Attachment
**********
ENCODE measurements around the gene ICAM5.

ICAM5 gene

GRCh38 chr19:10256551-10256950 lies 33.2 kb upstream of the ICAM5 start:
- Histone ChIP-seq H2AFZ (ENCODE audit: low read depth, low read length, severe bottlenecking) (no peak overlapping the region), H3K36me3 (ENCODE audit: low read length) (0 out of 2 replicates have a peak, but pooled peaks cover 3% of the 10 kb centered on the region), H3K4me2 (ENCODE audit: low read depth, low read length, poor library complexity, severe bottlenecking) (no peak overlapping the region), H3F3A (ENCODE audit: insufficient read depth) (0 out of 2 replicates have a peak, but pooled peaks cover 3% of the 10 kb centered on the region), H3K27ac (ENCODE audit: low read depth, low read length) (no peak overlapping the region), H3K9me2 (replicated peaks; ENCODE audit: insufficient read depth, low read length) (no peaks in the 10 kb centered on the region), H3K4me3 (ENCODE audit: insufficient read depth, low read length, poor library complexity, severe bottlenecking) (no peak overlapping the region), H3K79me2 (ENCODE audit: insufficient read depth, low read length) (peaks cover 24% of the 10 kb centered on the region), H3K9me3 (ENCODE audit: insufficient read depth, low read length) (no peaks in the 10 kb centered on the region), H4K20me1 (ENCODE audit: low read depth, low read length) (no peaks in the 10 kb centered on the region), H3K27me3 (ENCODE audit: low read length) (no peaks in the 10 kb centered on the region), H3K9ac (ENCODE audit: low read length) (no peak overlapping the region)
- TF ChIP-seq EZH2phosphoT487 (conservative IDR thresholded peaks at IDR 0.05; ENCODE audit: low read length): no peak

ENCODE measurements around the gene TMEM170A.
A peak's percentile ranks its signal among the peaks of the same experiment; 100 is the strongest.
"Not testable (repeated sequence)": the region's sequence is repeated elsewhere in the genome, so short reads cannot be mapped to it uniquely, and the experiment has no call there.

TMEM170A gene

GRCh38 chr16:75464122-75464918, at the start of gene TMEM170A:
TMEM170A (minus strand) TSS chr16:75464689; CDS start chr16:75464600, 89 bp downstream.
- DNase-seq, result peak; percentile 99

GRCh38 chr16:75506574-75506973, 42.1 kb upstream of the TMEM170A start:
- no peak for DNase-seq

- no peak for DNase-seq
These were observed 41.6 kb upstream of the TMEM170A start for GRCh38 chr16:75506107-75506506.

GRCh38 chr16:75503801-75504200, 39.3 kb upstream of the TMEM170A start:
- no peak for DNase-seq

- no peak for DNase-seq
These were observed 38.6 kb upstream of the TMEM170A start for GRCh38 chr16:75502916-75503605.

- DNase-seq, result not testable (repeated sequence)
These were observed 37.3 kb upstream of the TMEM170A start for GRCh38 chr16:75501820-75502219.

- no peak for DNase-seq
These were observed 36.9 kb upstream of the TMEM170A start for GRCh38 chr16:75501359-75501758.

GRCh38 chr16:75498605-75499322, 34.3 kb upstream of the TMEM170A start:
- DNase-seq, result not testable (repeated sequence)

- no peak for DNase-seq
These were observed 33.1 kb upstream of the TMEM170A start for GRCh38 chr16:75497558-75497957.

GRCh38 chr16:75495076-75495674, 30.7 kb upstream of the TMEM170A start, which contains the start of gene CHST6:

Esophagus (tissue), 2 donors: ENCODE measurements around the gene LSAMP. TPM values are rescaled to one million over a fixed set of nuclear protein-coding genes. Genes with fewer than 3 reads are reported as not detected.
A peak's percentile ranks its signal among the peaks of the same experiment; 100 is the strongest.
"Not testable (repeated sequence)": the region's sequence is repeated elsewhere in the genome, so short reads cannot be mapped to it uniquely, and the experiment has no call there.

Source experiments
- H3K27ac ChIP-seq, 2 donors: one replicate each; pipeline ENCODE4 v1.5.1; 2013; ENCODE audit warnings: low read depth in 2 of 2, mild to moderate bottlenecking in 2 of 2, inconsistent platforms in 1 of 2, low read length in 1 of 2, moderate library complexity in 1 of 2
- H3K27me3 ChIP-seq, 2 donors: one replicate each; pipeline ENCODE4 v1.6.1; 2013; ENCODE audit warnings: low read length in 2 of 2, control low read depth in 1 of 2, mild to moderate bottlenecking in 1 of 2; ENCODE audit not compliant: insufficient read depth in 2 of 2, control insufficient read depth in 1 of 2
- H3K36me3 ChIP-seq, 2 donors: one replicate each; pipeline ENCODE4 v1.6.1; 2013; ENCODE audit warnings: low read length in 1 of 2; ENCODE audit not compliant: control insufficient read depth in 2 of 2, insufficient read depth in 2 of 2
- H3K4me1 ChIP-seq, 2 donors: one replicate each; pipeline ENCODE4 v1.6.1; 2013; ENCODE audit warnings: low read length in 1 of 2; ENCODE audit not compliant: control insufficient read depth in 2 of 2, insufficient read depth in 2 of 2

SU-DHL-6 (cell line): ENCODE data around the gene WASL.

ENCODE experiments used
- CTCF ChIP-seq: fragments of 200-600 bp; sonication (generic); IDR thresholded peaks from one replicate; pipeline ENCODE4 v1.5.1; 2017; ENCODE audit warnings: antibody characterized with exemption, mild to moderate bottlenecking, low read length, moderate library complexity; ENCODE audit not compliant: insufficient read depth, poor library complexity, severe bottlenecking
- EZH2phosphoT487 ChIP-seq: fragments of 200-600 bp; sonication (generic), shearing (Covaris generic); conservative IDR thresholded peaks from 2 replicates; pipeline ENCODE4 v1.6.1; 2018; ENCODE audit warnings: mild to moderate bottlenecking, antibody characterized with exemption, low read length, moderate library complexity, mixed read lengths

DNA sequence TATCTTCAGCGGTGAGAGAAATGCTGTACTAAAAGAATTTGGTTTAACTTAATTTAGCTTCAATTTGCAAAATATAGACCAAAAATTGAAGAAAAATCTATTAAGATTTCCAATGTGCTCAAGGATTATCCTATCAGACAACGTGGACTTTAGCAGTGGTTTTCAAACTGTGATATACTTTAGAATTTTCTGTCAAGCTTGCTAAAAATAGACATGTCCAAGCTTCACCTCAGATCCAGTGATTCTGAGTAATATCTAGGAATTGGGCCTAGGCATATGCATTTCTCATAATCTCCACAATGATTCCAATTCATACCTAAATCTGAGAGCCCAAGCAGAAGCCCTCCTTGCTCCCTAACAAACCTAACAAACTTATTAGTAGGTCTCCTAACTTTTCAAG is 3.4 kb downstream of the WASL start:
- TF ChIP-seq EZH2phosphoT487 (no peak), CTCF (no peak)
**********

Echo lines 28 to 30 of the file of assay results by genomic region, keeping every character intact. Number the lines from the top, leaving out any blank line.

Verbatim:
These were observed 33.1 kb upstream of the TMEM170A start for GRCh38 chr16:75497558-75497957.

GRCh38 chr16:75495076-75495674, 30.7 kb upstream of the TMEM170A start, which contains the start of gene CHST6:

Esophagus (tissue), 2 donors: ENCODE measurements around the gene LSAMP. TPM values are rescaled to one million over a fixed set of nuclear protein-coding genes. Genes with fewer than 3 reads are reported as not detected.